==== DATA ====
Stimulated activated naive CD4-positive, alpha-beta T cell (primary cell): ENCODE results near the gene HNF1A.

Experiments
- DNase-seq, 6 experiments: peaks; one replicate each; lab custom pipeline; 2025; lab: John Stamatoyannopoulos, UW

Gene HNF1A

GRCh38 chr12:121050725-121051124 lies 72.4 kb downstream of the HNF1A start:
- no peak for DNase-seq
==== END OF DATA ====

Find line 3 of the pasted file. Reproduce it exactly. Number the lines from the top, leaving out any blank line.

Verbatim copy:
- DNase-seq, 6 experiments: peaks; one replicate each; lab custom pipeline; 2025; lab: John Stamatoyannopoulos, UW